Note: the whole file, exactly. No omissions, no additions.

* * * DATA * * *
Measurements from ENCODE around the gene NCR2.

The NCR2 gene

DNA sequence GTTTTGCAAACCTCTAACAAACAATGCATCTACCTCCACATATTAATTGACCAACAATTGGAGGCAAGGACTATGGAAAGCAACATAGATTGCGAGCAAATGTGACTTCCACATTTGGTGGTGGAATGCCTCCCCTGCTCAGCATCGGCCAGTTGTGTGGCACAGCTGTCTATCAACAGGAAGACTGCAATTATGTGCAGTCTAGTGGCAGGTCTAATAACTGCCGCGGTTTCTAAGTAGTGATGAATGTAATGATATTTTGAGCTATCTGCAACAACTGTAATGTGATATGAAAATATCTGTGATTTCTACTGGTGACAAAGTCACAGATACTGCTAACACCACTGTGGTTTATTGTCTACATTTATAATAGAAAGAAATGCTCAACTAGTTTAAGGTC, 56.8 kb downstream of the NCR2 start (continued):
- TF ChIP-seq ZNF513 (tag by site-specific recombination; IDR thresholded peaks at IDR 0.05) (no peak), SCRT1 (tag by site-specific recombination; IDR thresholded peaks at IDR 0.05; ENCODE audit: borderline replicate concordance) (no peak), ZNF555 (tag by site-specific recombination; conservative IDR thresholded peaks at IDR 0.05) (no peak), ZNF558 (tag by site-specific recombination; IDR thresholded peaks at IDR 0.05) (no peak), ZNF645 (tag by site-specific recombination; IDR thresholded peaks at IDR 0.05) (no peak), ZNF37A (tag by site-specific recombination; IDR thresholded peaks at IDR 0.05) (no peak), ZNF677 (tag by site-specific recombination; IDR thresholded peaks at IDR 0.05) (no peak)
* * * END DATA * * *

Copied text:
Measurements from ENCODE around the gene NCR2.

The NCR2 gene

DNA sequence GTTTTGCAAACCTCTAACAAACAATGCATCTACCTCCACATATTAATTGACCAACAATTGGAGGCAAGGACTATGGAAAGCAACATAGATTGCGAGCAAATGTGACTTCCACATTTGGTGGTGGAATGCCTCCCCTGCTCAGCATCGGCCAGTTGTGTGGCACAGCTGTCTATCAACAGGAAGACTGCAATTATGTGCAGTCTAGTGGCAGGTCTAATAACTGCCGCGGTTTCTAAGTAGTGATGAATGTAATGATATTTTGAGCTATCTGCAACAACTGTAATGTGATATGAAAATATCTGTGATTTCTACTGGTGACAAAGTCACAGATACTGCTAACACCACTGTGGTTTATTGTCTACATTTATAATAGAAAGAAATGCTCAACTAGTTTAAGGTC, 56.8 kb downstream of the NCR2 start (continued):
- TF ChIP-seq ZNF513 (tag by site-specific recombination; IDR thresholded peaks at IDR 0.05) (no peak), SCRT1 (tag by site-specific recombination; IDR thresholded peaks at IDR 0.05; ENCODE audit: borderline replicate concordance) (no peak), ZNF555 (tag by site-specific recombination; conservative IDR thresholded peaks at IDR 0.05) (no peak), ZNF558 (tag by site-specific recombination; IDR thresholded peaks at IDR 0.05) (no peak), ZNF645 (tag by site-specific recombination; IDR thresholded peaks at IDR 0.05) (no peak), ZNF37A (tag by site-specific recombination; IDR thresholded peaks at IDR 0.05) (no peak), ZNF677 (tag by site-specific recombination; IDR thresholded peaks at IDR 0.05) (no peak)